GENERAL MAXIMO GOMEZ Y BAEZ - AUTOGRAPH LETTER SIGNED 05/18/1901 - HFSID 217443
MAXIMO GOMEZ The Dominican General writes a letter of recommendation to Vicente Morel for his friend Miguel Genener Autograph Letter Signed: "M. Gomez" in iron gall ink. 8x10. Fully Translated in English: "Habana May 18, 1901. Mr. Dr. Miguel Genener. Dear friend: I wish to obtain for Mr.
Sale Price $5,312.50
The Dominican General writes a letter of recommendation to Vicente Morel for his friend Miguel Genener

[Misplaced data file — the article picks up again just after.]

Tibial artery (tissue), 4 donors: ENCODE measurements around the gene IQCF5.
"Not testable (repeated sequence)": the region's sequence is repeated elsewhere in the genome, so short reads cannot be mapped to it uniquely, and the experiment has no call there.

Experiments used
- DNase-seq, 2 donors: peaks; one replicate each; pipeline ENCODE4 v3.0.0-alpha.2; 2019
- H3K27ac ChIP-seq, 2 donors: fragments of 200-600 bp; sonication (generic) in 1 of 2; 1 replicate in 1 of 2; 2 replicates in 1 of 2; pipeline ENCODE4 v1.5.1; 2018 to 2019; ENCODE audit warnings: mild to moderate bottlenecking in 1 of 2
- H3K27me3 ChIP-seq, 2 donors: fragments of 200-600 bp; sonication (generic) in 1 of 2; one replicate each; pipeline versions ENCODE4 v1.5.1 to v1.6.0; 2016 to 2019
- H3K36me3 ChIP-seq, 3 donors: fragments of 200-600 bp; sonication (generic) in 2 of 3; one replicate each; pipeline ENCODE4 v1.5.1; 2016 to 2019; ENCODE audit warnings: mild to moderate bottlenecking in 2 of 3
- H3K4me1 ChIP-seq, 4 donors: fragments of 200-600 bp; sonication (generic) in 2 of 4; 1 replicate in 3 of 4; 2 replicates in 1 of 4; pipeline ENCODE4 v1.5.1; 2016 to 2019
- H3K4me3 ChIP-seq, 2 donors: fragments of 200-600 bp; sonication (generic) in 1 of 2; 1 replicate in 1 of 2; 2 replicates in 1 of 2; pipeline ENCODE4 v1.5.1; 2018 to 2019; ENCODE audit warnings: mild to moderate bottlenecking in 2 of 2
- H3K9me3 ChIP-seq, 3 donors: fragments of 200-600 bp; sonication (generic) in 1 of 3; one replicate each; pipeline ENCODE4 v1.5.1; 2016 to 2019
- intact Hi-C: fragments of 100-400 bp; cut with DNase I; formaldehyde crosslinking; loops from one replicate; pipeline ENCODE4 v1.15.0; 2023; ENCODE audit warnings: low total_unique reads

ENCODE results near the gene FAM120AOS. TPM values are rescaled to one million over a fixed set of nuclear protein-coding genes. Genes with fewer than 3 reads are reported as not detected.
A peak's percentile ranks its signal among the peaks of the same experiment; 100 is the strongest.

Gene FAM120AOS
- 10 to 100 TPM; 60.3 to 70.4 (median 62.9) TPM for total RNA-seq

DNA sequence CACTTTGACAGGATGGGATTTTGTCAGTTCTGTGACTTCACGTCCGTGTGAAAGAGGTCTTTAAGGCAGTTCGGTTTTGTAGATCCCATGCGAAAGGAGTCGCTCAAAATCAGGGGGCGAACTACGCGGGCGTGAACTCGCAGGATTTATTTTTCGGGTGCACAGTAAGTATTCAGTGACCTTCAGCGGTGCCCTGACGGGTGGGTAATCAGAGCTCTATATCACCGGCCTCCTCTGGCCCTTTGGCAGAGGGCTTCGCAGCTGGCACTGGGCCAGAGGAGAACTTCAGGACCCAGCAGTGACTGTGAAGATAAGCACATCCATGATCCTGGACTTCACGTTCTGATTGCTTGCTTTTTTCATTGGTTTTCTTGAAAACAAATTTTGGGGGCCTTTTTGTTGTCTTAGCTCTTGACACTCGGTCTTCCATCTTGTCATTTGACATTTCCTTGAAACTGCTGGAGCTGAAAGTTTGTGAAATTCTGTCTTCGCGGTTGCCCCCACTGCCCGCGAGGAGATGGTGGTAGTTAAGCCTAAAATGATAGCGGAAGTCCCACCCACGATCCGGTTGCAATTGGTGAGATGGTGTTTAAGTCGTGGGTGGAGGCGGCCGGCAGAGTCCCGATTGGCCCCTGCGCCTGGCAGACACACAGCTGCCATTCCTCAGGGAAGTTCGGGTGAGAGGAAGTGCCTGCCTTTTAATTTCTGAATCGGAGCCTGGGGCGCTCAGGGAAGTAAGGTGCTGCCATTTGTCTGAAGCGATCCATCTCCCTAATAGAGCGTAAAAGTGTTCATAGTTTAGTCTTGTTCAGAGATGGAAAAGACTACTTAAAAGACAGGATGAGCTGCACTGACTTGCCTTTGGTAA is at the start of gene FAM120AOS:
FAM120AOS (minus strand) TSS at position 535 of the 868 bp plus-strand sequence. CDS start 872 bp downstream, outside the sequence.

Autograph Letter Signed: "M. Gomez" in iron gall ink. 8x10. Fully Translated in English: "Habana May 18, 1901. Mr. Dr. Miguel Genener. Dear friend: I wish to obtain for Mr. Vicente Morel, who will be the person delivering this letter, a destiny that could be very well served in the municipality of La Habana, where I assume you will have to make many changes and even modifications. My recommended guy, as a clerk, not only is intelligent in the matter, but also never talks or stands up during time hours, circumstance not very common but demanded nowadays. I hope I can thank you for this new consideration that you may have with my recommended. I remain yours S.S. and A.M. M. Gomez". Dominican Major General Maximo Gomez (1836-1905) was initially trained as an officer of the Spanish Army at the Zaragoza Military Academy, originally arriving in Cuba as a cavalry Captain in the Spanish Army before taking up the rebel cause in 1968. Gomez famously helped transform the Cuban Army's military tactics and strategy, teaching the guerrilla independence fighters, the Mambises, their most feared tactic: the "Machete Charge". Gomez worked odd military jobs for the next couple decades: he became involved with the independence of Puerto Rico when he sold most of his possessions to finance a revolution, even volunteering to lead troops (later deemed unnecessary when Spain intervened), as well as was promoted to General of the Cuban army, improving the military's guerrilla tactics most effective against the traditional Spanish forces. The Spanish-American War, the result of the United States interfering in the Cuban War of Independence, forced Cuba to decide if they should choose heritage over their New World partners (Spain vs. U.S.), Dios decided to fight solely for his adopted country's independence; he lost his most trusted officer Antonio Maceo, and his son Francisco Gomez in the war in 1896, but by 1898 Cuba had obtained independence and Gomez was offered the presidential nomination, but he refused due to his Dominican heritage. By that time his was 75 years old, having spent half his life dedicated to the liberation of Cuba, and he died in Havana in 1905. Normal mailing folds. Heavily toned. Torn around edges. Worn and slightly soiled. Ink shows through on verso. Extremely fragile. Otherwise, fine condition.
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